8. 8. CYBERSECURITY RISK MANAGEMENT FOR FINANCIAL INSTITUTIONS8 ​The best defense is a good offense. ​Having a proactive, robust plan in place can help minimize the potential damage from a breach and get your organization back on track more quickly in the wake of a disruptive event. ​The first step is assessment. Keys to Cyber Risk Management CBIZ Risk & Advisory Services Identify Protect Detect Respond Recover IDENTIFY internal and external cyber risks – Risk Assessment to identify threats/vulnerabilities, measure/communicate risk. PROTECT organizational systems, assets and data – Internal Controls, Staff Training, Data Security, Insurance. RESPOND to a potential cybersecurity event – Have a structure in place and routinely audit the Incident Response Plan. RECOVER from a cybersecurity event by restoring normal operations and services – Disaster recovery can be built into insurance coverage DETECT system intrusions, data breaches and unauthorized access – System Monitoring reinforces Protection.
  9. 9. CYBERSECURITY RISK MANAGEMENT FOR FINANCIAL INSTITUTIONS Important first step: Help your organization quickly assess how prepared you are to face cyber crime 12 Yes/No Questions Rankings: 1. Beginner 2. Intermediate 3. Advanced 4. Proficient If an organization ranks Beginner or Intermediate, a more in-depth evaluation is recommended. 9 Quick Preparedness Assessment CBIZ Risk & Advisory Services Click for downloadable copy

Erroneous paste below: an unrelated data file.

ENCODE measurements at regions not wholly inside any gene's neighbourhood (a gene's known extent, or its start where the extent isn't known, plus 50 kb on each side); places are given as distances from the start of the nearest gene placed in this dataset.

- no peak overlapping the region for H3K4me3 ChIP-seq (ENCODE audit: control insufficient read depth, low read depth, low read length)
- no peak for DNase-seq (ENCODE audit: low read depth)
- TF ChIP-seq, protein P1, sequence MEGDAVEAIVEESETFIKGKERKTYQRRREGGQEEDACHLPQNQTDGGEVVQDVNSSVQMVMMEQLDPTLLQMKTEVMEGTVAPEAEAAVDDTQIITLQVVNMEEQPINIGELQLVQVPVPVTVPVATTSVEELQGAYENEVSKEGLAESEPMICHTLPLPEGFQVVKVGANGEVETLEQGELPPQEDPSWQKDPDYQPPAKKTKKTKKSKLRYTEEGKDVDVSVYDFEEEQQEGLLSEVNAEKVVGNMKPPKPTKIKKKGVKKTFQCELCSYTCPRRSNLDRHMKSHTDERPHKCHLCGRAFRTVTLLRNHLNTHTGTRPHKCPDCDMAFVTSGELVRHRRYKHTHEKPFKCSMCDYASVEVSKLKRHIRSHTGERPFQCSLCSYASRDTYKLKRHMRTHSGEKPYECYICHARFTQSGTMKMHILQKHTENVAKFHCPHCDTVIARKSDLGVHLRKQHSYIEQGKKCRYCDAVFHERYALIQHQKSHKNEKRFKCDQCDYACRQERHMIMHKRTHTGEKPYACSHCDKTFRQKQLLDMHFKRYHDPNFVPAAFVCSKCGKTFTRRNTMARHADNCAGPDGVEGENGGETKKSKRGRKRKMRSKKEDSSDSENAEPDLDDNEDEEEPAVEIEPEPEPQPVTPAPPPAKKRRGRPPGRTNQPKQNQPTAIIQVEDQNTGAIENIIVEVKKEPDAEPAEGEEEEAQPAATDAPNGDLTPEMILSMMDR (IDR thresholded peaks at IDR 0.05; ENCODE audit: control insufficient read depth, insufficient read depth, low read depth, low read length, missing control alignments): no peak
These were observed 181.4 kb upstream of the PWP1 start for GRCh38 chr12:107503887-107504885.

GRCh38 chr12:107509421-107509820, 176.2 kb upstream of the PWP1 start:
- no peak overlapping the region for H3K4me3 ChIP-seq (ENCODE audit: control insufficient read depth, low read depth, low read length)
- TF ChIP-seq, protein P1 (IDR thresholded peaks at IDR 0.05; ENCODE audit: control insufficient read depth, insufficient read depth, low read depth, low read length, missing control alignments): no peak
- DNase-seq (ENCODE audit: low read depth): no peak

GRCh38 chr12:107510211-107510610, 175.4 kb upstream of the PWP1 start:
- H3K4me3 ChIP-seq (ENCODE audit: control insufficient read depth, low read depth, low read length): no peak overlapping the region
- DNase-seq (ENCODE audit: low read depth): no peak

10. 10. CYBERSECURITY RISK MANAGEMENT FOR FINANCIAL INSTITUTIONS10 Cyber Risk Management CBIZ Risk & Advisory Services The Risk Advisor - Volume 4 (newsletter) Lessons Learned from Cyber Incidents in 2016 (article) 3 Strategies to Reduce the Risk of Cyber-Attacks (article) Three questions every board should ask about enterprise risks (blog) Insights & Resources 7 Ways to Strengthen Cybersecurity: Questions to Ask About Third-Party Providers (article) Why Would an Accounting Firm Go Diving in Your Bank’s Trash Dumpster? (podcast)